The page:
1. Some Trusts state that upon the death of either one of you, your assets are to be placed into two separate Trusts. This is typical of most A/B Trusts, Living Trusts, Revocable Trusts, and Family Trusts. This means that when one of you passes there is an A Trust and a B Trust established. The A Trust is the Survivor’s Trust and the B Trust is the Decedent’s Trust. Frequently people believe if they have a small estate and if there are children or grandchildren involved, they do not have to worry about creating two separate trusts upon the death of their spouse; even though the Trust documents state this should be done. It is my advice and recommendation that you DO create two separate trusts if your trust language tells you to do so. Especially so with second marriages and blended families.
  1. There is a federal estate tax exemption in place if a Trust currently exceeds $11.4 million. (The amount could change each year, contact our office for current exemption amounts). When a person passes, they can shift their unused estate exemption to their spouse. That spouse will have the ability to shelter over $22.8 million (be sure to find out the current exemption amount for this year by calling our office), to not pay taxes for their estate or by allowing their heirs to inherit money tax free. We encourage that an Estate Tax Return be prepared when a spouse passes, regardless of the size of their estate. Wealthy clients understand the need for preparing these returns while the “average” family does not feel that since they do not have a large estate, they do not need to file the return. This omission can impact tax issues with a subsequent marriage, if that results in marrying into a large estate.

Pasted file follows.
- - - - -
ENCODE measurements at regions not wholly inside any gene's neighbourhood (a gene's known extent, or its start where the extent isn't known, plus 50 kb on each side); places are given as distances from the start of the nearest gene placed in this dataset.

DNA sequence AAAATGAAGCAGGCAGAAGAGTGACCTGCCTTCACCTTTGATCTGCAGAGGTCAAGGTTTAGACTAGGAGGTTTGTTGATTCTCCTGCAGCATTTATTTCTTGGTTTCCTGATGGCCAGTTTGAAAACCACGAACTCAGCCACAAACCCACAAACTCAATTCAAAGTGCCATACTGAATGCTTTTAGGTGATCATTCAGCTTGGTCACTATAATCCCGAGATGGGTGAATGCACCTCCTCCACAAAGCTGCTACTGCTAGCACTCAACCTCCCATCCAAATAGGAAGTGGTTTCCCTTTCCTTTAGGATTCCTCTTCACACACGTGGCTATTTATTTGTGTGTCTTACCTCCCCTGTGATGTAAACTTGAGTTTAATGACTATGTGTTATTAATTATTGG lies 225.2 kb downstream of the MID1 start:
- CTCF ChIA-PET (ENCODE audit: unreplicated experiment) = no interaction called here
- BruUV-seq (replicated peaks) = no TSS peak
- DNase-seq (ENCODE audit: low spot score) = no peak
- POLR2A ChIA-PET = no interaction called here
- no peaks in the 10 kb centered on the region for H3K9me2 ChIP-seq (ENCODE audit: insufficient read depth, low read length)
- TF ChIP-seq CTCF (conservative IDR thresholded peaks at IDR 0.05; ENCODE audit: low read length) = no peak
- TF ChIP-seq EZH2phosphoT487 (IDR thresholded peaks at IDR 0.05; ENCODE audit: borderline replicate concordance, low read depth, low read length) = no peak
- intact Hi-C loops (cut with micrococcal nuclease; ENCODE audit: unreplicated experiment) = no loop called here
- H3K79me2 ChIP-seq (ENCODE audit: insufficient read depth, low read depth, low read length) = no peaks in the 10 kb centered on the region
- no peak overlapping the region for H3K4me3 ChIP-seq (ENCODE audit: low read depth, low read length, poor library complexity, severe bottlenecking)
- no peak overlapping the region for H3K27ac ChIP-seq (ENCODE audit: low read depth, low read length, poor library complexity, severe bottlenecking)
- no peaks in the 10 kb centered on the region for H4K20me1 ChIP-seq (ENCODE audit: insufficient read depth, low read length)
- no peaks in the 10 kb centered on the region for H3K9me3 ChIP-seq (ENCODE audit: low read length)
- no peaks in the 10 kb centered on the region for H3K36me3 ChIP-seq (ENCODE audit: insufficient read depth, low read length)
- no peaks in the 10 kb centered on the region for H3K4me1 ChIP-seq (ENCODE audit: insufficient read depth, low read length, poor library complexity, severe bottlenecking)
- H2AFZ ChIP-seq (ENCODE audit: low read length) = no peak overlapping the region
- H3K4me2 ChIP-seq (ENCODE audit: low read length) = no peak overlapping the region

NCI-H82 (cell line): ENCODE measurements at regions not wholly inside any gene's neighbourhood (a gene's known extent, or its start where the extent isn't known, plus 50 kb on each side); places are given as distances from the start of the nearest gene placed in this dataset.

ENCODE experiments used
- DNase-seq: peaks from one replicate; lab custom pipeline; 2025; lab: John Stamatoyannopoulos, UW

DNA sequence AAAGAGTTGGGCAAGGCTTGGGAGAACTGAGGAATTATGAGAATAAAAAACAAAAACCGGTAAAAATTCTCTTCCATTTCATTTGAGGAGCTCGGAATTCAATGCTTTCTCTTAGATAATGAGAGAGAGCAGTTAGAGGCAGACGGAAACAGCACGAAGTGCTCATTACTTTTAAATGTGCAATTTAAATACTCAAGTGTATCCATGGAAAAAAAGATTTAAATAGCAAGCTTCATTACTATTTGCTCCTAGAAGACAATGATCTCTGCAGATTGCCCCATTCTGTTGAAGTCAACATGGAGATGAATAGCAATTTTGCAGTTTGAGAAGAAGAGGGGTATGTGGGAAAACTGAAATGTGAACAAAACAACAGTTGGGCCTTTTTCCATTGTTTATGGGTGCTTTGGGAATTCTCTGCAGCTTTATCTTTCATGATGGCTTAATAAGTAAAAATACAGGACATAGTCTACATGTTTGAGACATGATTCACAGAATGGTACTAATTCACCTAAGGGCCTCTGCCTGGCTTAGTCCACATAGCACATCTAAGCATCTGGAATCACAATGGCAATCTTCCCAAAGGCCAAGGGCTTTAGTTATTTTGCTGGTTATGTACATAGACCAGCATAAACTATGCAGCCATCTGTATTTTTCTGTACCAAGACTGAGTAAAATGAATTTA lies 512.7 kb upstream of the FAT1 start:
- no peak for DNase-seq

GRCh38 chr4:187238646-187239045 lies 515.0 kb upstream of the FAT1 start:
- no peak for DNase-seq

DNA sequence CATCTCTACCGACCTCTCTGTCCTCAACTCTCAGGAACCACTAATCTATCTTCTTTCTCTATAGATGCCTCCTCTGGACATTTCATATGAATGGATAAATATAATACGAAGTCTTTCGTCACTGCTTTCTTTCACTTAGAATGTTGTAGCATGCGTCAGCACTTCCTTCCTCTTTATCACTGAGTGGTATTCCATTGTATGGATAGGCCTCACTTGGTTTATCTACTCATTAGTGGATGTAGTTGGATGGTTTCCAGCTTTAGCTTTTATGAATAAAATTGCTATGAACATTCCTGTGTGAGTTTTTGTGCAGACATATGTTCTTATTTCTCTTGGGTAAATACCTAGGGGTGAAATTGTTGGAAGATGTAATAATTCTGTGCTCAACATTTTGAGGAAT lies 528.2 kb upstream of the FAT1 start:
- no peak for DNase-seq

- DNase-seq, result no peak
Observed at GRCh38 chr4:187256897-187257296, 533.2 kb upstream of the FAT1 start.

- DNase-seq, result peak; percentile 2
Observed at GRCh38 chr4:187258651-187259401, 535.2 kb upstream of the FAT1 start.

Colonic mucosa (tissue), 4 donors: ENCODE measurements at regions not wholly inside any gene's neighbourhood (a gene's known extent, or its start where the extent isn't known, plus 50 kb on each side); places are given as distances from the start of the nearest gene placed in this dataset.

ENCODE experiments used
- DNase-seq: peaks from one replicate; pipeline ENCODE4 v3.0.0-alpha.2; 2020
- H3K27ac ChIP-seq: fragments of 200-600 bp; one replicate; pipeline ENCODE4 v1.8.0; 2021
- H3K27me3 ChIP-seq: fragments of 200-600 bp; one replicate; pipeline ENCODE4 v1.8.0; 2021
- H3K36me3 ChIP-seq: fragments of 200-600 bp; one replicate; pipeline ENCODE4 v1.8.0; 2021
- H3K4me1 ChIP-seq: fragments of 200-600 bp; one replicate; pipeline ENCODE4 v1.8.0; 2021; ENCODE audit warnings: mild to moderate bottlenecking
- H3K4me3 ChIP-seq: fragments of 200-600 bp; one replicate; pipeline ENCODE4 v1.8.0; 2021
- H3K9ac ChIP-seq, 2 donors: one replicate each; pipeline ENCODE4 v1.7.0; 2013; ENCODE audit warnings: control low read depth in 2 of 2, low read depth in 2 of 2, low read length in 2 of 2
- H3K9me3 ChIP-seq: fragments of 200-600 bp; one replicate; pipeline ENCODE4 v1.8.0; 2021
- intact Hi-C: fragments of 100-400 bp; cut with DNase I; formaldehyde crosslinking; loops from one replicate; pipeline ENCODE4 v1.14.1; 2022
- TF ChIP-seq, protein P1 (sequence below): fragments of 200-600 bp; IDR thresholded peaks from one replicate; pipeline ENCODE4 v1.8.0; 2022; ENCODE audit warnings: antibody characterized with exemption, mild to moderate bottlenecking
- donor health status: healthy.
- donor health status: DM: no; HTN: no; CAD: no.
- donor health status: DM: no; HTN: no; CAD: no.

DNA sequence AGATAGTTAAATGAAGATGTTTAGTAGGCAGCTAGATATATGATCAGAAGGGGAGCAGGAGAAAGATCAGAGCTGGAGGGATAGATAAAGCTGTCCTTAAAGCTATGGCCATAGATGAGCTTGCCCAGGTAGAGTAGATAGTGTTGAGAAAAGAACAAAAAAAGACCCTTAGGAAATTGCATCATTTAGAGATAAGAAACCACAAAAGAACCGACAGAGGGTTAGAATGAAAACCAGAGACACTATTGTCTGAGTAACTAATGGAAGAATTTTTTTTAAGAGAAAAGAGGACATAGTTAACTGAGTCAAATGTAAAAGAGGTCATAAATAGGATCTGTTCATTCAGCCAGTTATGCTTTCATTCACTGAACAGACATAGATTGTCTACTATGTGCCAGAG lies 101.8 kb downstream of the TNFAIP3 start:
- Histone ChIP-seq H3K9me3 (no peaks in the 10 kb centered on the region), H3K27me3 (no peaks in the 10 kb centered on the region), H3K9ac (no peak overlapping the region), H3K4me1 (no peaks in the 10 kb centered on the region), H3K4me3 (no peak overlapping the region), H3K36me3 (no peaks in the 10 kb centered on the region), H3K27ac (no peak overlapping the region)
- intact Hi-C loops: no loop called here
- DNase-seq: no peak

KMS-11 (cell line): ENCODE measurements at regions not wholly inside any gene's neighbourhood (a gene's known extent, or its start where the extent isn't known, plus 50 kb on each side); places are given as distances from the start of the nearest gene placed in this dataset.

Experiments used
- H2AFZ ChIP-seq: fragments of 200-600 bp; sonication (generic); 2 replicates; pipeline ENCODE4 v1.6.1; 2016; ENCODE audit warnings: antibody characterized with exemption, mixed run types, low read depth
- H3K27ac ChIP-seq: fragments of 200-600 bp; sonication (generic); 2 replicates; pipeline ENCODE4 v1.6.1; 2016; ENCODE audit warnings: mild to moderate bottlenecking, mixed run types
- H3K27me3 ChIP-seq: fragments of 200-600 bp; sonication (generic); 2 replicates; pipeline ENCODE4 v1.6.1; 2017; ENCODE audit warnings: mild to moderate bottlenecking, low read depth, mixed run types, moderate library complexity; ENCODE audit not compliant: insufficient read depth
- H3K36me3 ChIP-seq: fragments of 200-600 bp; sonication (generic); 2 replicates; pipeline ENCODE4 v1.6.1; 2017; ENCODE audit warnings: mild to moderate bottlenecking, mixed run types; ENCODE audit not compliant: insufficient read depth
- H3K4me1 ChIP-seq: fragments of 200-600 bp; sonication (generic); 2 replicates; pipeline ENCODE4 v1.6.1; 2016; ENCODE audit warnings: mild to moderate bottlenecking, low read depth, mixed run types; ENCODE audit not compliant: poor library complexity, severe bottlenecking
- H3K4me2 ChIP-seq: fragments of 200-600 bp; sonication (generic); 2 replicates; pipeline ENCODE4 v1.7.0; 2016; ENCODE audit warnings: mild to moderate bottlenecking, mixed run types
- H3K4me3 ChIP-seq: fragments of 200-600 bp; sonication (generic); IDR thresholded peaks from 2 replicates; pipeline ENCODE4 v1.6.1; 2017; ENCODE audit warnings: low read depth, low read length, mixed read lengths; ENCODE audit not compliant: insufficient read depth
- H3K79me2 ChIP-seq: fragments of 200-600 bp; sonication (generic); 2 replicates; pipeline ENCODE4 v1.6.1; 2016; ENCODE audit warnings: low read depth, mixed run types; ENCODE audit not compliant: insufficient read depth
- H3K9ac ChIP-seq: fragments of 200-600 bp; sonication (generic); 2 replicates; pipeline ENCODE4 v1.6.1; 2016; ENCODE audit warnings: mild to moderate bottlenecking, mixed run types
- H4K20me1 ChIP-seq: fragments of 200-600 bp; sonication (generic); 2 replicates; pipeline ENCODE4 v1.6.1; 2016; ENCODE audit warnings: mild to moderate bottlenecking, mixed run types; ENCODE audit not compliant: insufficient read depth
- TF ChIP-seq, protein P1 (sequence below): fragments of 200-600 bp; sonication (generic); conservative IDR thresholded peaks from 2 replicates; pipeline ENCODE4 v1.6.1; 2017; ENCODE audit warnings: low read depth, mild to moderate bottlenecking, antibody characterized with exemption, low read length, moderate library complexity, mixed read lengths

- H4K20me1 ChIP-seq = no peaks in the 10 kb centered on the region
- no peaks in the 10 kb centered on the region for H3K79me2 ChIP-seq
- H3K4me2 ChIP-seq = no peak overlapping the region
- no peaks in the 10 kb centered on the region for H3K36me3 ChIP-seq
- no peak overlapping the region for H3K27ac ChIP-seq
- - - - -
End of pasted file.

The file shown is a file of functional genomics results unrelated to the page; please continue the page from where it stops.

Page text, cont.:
1. Make sure your Trust review is less than 5 years old. If you do not have a Trust in place, I strongly recommend having one created, especially if you are married, own a home, or have children. A trust is a great way to keep the transfer of assets private, to prevent family feuds, and to allow for assets to be transferred quickly at no cost, among other reasons. The cost of preparing a Trust may also be a tax deduction.